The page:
Miami Music Week

Ultra 2015's Resistance Stage Is the Festival's Best-Kept Secret

When I wrote back in January that I found Ultra Music Festival's 2015 lineup underwhelming, I honestly wasn't doing it do be contrarian or clickbait-y.

EDM is big and there's a lot of money to be made. No one is going to argue that headliners like Avicii and Tiësto help festivals like Ultra move tickets. But Ultra has a track record of taking risks, and when this year’s Phase One lineup came out, I just didn't see enough experimentation.

Eventually, the festival announced it was giving underground dance music its own space at the Resistance stage. (By the way, when using the term underground, I understand that it's a loaded term, like EDM. But know that it usually refers to difficult-at-times-to-digest genres like techno, tech house, ambient, minimal, among others, typically put out by boutique labels. Really the catch-all term should be indie dance music.)

Resistance is Ultra 2015's big risk. And so far, it's paying off.

When I first encountered the stage on Friday during DJ Tennis' set, I'll admit I was underwhelmed. The stage is relatively small. And it’s actually not much of a stage at all. It's more like a DJ booth that you'd expect to find in Mad Max. (I'll seriously pay good money to hear someone drop Tina Turner's "We Don't Need Another Hero" at Resistance.)
The stage is the creation of Arcadia, a company that creates festival environments combining sculpture, lights, and pyrotechnics. This live-production outfit is perhaps best know for its work at Glastonbury Festival. For Resistance, Ultra had the company set up its Afterburner stage. From the center, platforms jut out with metallic tree sculptures rising from each extremity. Smoke billows from the branches and over the top of the DJ booth, creating the illusion that the structure is smoldering. Eventually, flames shoot from the top of the trees and DJ booth, giving off a shocking amount of heat, which was a sharp contrast to the cooler temperatures on Saturday afternoon.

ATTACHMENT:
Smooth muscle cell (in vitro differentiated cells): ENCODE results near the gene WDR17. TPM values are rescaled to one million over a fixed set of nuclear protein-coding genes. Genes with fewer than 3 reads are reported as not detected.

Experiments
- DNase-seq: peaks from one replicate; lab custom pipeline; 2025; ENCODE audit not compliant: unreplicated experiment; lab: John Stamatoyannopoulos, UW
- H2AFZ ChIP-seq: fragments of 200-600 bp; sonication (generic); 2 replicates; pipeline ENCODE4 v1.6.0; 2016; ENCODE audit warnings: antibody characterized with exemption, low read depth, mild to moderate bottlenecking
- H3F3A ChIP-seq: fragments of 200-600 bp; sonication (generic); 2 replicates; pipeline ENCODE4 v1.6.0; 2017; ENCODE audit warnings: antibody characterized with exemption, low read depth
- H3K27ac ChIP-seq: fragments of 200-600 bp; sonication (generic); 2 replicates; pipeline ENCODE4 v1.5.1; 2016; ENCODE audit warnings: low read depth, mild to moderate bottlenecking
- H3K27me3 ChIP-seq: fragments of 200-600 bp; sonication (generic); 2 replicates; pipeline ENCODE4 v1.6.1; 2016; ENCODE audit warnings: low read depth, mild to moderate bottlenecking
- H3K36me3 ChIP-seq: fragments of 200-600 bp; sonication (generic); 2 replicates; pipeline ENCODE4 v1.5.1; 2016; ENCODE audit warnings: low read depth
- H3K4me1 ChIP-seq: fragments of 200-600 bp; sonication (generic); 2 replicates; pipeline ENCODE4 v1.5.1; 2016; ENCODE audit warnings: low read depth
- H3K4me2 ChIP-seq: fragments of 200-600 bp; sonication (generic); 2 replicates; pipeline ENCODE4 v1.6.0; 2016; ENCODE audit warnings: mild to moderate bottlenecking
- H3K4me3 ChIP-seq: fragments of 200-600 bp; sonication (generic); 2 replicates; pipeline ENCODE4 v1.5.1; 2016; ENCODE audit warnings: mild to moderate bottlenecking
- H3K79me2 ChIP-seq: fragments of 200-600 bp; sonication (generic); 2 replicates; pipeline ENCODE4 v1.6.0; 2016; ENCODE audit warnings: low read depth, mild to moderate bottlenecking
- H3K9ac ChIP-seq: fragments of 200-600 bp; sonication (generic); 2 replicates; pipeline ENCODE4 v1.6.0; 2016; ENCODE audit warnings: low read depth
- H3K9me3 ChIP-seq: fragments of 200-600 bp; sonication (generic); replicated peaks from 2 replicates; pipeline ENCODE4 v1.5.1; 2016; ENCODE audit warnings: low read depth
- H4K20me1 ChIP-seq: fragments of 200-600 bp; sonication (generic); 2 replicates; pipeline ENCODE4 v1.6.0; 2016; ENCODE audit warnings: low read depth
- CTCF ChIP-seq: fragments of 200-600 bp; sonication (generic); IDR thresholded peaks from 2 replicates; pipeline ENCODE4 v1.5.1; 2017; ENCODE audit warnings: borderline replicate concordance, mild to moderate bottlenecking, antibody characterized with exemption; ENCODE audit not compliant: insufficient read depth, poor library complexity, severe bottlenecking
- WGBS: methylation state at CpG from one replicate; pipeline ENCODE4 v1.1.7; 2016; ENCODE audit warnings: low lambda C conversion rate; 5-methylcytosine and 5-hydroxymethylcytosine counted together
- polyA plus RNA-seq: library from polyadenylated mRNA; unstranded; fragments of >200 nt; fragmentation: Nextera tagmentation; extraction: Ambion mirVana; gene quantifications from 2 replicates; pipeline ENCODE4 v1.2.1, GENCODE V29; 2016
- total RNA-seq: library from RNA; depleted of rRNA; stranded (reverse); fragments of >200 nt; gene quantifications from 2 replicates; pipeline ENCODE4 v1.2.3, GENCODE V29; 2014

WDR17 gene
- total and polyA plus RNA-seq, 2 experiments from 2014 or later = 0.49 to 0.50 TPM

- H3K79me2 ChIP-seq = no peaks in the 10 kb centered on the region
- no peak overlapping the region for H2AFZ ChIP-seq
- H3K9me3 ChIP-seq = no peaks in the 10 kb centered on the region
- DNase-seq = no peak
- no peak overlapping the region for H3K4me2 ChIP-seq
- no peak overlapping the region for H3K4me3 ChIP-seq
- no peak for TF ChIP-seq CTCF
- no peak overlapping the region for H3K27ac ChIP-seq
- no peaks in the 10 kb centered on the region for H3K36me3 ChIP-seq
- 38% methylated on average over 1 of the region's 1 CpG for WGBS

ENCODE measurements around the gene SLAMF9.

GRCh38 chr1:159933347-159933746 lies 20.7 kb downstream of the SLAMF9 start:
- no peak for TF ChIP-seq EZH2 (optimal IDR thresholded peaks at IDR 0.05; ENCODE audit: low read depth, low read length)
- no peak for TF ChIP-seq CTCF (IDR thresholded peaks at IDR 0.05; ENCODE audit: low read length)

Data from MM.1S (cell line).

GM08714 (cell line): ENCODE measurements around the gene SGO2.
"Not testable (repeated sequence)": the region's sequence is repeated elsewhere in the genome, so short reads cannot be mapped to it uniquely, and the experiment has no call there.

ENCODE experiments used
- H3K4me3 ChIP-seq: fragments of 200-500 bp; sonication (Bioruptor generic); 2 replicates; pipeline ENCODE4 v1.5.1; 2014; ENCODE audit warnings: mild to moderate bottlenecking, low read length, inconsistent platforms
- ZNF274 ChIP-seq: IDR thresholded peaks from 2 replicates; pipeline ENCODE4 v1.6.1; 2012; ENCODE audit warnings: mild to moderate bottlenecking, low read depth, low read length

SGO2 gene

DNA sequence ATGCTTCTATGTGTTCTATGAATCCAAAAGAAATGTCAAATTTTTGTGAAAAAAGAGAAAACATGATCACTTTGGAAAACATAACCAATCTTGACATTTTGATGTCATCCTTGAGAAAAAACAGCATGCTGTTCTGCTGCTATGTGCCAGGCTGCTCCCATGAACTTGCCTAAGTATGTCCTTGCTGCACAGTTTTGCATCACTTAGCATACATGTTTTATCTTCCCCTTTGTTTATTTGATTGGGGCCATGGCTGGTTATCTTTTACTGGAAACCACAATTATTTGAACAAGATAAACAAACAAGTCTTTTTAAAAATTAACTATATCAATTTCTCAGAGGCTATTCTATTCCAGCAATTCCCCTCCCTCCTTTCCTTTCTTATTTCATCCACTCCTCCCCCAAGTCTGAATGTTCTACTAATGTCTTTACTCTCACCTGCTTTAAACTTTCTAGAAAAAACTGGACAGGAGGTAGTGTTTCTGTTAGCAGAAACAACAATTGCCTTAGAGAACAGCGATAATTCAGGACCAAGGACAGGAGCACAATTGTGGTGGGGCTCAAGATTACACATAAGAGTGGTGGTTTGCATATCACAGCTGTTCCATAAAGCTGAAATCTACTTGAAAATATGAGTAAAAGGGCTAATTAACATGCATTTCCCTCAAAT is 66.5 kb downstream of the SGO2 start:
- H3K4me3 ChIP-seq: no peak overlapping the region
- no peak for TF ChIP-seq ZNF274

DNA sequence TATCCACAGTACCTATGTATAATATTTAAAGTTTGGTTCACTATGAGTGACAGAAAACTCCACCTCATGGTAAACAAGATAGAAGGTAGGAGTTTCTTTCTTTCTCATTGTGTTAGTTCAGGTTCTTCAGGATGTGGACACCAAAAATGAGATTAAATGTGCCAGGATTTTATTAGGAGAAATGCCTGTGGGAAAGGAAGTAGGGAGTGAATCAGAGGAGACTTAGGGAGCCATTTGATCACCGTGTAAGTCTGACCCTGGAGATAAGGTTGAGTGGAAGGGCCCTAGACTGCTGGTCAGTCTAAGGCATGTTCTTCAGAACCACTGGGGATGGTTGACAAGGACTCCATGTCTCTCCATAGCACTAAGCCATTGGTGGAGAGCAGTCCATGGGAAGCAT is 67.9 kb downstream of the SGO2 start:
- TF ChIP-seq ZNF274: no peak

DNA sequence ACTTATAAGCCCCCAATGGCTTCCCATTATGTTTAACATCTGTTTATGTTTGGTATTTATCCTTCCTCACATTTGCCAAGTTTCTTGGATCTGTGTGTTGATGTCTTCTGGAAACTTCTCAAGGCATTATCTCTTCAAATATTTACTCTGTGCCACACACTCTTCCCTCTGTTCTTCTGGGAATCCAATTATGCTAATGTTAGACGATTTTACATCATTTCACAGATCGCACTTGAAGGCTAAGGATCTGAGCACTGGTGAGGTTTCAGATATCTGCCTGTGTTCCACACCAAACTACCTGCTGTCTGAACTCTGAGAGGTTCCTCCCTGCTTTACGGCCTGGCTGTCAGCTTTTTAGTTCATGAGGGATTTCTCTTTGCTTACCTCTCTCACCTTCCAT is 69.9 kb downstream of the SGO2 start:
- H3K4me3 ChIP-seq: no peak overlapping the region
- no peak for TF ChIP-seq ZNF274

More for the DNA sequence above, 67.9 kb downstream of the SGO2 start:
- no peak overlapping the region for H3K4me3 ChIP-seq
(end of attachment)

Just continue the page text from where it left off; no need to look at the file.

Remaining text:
It's all of these small details that help make the Resistance stage shine. During Tennis' set on Friday, there were only a handful of fans. But when Umek was in command on Saturday, there were easily more than 500 people, swelling to more than 1,000 for Joseph Capriati’s set. And it's the crowd that helps this stage come alive.
With a 360-degree setup, everyone is free to dance anywhere and everywhere around the stage and platforms, with speakers mounted all around the structure. This is also for genres like techno, which is prone to slow builds and basslines that change very little. The sound converges on festival-goers from all sides, as they freely roam. These features really help define the environment and make it feel pretty intimate.

And though Resistance isn't covered in LED screens like the Main Stage, it still packs a nice wallop. The combination of lights, pyro, smoke, and textures can entertain for hours. We walked around the stage four times and always found something new to ogle.
The crowd gathered at Resistance also makes it clear that this is a techno lover’s playhouse — it's less candy raver and more a sea of messy man buns and monochromatic attire.

"No techno. No party," read one festival-goer's sign. After spending a couple of hours at Resistance, I have to agree.
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Jose D. Duran is the associate editor of Miami New Times. He's the strategist behind the publication's eyebrow-raising Facebook and Twitter feeds. He has also been reporting on Miami's cultural scene since 2006. He has a BS in journalism and will live in Miami as long as climate change permits.
Contact: Jose D. Duran